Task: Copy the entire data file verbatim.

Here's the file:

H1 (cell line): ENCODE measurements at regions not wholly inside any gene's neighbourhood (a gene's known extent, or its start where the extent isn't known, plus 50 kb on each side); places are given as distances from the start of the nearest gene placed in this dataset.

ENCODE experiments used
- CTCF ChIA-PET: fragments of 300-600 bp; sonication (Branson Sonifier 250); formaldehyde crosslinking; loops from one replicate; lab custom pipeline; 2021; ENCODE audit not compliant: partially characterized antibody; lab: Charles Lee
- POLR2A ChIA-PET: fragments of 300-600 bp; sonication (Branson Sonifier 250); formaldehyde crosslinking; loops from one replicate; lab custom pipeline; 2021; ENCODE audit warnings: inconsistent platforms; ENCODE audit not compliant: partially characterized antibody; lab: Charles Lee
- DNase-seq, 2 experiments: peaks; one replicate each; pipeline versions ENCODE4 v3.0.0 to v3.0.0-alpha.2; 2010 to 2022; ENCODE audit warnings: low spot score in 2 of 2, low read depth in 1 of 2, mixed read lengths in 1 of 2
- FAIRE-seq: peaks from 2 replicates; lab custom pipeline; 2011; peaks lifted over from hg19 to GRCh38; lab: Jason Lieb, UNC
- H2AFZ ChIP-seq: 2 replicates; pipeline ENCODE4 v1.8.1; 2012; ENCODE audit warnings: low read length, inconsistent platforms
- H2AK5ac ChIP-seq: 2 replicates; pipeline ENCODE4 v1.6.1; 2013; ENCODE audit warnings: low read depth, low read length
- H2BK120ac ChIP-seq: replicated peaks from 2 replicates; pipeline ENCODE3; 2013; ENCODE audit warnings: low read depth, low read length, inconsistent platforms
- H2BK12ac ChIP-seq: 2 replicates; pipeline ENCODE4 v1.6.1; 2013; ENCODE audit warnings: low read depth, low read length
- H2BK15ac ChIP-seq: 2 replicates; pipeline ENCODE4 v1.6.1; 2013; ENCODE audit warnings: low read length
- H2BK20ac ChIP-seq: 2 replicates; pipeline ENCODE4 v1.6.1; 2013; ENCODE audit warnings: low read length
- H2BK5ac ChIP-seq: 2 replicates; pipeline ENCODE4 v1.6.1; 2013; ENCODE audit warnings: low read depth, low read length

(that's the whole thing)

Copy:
H1 (cell line): ENCODE measurements at regions not wholly inside any gene's neighbourhood (a gene's known extent, or its start where the extent isn't known, plus 50 kb on each side); places are given as distances from the start of the nearest gene placed in this dataset.

ENCODE experiments used
- CTCF ChIA-PET: fragments of 300-600 bp; sonication (Branson Sonifier 250); formaldehyde crosslinking; loops from one replicate; lab custom pipeline; 2021; ENCODE audit not compliant: partially characterized antibody; lab: Charles Lee
- POLR2A ChIA-PET: fragments of 300-600 bp; sonication (Branson Sonifier 250); formaldehyde crosslinking; loops from one replicate; lab custom pipeline; 2021; ENCODE audit warnings: inconsistent platforms; ENCODE audit not compliant: partially characterized antibody; lab: Charles Lee
- DNase-seq, 2 experiments: peaks; one replicate each; pipeline versions ENCODE4 v3.0.0 to v3.0.0-alpha.2; 2010 to 2022; ENCODE audit warnings: low spot score in 2 of 2, low read depth in 1 of 2, mixed read lengths in 1 of 2
- FAIRE-seq: peaks from 2 replicates; lab custom pipeline; 2011; peaks lifted over from hg19 to GRCh38; lab: Jason Lieb, UNC
- H2AFZ ChIP-seq: 2 replicates; pipeline ENCODE4 v1.8.1; 2012; ENCODE audit warnings: low read length, inconsistent platforms
- H2AK5ac ChIP-seq: 2 replicates; pipeline ENCODE4 v1.6.1; 2013; ENCODE audit warnings: low read depth, low read length
- H2BK120ac ChIP-seq: replicated peaks from 2 replicates; pipeline ENCODE3; 2013; ENCODE audit warnings: low read depth, low read length, inconsistent platforms
- H2BK12ac ChIP-seq: 2 replicates; pipeline ENCODE4 v1.6.1; 2013; ENCODE audit warnings: low read depth, low read length
- H2BK15ac ChIP-seq: 2 replicates; pipeline ENCODE4 v1.6.1; 2013; ENCODE audit warnings: low read length
- H2BK20ac ChIP-seq: 2 replicates; pipeline ENCODE4 v1.6.1; 2013; ENCODE audit warnings: low read length
- H2BK5ac ChIP-seq: 2 replicates; pipeline ENCODE4 v1.6.1; 2013; ENCODE audit warnings: low read depth, low read length